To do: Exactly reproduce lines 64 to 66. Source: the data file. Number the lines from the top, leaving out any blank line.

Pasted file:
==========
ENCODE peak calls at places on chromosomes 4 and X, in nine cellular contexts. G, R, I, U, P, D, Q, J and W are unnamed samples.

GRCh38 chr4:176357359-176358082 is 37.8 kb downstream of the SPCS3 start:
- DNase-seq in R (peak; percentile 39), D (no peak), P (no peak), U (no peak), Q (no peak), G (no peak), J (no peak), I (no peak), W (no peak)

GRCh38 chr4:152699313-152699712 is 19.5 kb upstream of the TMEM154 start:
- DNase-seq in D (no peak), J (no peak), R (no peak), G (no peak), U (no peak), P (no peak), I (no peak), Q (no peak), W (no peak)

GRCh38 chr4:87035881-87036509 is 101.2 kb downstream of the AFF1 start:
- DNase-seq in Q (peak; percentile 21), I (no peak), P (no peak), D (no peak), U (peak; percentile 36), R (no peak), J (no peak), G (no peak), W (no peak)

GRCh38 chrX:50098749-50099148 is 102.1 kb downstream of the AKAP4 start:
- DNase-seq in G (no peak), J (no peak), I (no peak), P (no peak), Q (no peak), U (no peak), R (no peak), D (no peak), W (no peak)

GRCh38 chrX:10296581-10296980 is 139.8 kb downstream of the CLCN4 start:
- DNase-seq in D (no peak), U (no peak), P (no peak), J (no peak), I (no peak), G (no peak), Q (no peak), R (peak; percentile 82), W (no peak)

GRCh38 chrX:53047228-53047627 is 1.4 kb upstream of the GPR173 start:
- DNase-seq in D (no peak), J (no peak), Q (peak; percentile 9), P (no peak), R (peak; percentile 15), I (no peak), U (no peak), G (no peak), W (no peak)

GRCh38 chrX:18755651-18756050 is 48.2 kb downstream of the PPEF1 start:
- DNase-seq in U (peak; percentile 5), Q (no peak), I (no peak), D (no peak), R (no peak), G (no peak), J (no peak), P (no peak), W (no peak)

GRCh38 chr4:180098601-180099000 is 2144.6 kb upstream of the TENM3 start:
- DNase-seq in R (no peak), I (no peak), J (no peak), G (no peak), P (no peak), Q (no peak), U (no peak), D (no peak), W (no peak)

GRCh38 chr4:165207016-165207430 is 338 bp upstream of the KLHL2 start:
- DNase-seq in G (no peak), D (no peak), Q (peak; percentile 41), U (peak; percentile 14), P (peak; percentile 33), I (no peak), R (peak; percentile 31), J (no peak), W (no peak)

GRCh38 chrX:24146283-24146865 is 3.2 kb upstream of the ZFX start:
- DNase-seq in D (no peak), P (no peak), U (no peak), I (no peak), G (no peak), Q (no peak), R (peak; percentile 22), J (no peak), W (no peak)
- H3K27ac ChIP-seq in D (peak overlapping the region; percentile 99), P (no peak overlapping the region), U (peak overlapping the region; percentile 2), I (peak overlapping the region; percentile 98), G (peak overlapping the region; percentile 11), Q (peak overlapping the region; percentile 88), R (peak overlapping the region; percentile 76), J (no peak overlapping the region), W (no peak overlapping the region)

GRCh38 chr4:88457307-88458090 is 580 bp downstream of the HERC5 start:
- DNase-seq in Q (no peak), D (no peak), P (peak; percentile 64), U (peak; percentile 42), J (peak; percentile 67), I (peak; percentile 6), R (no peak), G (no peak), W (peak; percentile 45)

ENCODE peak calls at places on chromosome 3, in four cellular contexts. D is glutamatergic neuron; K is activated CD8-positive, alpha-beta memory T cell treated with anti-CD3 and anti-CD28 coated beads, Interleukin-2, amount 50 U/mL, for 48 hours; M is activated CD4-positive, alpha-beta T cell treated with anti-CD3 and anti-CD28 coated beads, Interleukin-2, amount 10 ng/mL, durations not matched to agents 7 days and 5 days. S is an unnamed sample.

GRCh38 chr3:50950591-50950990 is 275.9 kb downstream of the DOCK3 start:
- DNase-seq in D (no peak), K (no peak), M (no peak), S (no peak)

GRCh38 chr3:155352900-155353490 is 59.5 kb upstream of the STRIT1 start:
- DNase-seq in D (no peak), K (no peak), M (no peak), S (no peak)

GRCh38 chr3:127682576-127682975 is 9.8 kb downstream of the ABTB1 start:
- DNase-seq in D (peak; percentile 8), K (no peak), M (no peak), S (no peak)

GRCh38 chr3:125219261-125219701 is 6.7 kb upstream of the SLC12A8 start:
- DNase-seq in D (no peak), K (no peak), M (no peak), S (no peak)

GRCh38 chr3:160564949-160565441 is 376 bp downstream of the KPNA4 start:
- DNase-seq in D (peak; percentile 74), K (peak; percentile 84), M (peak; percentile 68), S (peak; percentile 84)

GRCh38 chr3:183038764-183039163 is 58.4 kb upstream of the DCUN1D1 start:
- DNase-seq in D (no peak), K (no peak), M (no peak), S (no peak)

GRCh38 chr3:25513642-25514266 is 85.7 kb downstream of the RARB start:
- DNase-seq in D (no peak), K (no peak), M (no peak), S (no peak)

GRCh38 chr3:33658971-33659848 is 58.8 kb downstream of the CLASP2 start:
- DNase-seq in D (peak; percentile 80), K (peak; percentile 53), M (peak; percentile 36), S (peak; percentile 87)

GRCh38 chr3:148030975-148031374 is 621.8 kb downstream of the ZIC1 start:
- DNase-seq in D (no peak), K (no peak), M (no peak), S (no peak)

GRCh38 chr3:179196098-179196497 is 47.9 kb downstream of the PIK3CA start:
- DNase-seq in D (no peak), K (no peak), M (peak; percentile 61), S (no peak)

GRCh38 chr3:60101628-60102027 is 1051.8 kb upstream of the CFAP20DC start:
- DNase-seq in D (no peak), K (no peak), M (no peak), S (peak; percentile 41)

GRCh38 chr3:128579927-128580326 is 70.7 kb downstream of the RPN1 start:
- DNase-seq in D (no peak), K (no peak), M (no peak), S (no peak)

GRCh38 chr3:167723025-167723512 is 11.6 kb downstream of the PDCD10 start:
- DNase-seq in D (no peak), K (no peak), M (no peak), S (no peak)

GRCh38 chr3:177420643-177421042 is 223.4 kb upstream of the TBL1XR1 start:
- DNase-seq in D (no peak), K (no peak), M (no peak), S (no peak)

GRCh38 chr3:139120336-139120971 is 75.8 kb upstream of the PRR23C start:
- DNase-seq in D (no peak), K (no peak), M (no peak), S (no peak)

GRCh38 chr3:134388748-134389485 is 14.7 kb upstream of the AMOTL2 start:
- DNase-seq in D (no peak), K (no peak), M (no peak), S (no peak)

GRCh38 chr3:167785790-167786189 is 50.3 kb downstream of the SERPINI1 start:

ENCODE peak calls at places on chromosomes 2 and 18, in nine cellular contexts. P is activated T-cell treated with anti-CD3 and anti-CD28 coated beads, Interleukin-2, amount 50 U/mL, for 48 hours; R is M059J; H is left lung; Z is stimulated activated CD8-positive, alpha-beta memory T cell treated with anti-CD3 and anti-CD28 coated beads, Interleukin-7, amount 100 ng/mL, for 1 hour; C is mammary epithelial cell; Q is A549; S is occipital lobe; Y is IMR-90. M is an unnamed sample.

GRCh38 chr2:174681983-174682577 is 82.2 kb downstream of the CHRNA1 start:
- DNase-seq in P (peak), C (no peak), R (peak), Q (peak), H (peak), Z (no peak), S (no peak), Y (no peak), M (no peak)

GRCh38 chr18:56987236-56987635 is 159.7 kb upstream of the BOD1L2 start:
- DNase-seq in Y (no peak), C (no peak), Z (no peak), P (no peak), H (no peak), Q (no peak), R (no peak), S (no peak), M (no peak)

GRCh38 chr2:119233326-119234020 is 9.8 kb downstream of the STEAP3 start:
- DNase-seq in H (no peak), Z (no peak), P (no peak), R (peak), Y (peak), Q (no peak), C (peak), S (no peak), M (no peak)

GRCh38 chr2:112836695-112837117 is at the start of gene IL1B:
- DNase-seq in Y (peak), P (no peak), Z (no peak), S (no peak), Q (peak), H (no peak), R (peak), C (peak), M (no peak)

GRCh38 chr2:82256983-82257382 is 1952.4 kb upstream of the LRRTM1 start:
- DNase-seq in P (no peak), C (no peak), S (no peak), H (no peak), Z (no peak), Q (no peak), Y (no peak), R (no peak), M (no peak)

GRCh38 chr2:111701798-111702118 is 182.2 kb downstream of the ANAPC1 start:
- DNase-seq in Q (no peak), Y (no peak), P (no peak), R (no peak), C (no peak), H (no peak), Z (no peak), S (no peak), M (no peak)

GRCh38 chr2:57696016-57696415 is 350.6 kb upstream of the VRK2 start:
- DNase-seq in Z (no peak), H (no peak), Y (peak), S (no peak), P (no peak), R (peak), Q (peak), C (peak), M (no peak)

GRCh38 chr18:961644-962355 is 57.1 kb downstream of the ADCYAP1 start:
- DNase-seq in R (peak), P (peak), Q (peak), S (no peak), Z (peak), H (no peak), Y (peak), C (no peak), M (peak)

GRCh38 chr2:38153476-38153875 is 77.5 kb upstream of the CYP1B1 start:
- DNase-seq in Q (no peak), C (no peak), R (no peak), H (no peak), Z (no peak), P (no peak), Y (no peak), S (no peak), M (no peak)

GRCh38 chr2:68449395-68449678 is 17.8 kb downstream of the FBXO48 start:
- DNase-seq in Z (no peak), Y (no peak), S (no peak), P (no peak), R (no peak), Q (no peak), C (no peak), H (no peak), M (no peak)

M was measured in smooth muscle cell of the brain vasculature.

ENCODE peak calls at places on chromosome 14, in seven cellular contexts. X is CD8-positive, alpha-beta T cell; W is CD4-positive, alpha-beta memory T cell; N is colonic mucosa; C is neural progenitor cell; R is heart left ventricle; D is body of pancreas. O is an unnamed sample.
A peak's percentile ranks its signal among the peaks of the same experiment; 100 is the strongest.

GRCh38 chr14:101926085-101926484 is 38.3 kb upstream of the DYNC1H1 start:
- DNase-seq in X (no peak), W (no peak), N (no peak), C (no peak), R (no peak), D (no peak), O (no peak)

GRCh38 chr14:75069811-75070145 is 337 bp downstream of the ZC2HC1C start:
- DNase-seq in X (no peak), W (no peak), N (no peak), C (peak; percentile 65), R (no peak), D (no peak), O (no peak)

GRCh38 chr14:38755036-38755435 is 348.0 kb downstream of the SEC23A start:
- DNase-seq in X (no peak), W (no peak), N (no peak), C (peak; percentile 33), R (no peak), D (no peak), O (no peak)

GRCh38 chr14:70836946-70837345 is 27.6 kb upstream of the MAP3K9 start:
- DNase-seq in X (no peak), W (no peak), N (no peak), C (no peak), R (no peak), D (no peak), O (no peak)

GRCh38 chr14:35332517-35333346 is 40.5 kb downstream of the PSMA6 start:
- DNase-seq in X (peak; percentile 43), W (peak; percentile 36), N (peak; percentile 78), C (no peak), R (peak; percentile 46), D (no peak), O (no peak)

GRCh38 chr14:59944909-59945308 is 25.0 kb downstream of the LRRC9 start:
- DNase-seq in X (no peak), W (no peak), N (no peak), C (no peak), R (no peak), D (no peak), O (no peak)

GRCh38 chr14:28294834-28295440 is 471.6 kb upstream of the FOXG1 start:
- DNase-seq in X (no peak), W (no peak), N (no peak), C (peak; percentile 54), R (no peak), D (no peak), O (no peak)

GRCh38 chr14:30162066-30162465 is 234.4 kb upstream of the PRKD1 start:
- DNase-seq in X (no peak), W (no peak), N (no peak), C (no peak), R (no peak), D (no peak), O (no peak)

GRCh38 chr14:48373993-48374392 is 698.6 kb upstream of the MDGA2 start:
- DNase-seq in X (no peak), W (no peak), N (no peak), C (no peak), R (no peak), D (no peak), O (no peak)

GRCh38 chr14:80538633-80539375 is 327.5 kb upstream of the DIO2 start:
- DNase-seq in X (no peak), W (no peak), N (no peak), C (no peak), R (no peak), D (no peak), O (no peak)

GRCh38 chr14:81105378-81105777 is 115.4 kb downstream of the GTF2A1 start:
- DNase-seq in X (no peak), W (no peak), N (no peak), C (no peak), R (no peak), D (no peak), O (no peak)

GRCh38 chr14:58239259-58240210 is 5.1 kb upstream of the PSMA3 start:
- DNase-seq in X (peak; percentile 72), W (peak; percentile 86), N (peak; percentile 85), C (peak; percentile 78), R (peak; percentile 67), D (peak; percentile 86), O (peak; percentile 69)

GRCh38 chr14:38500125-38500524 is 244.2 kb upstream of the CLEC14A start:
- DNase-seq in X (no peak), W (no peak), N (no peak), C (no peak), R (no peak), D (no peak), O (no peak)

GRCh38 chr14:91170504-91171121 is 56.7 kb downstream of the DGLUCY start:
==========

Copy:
GRCh38 chr2:119233326-119234020 is 9.8 kb downstream of the STEAP3 start:
- DNase-seq in H (no peak), Z (no peak), P (no peak), R (peak), Y (peak), Q (no peak), C (peak), S (no peak), M (no peak)

GRCh38 chr2:112836695-112837117 is at the start of gene IL1B: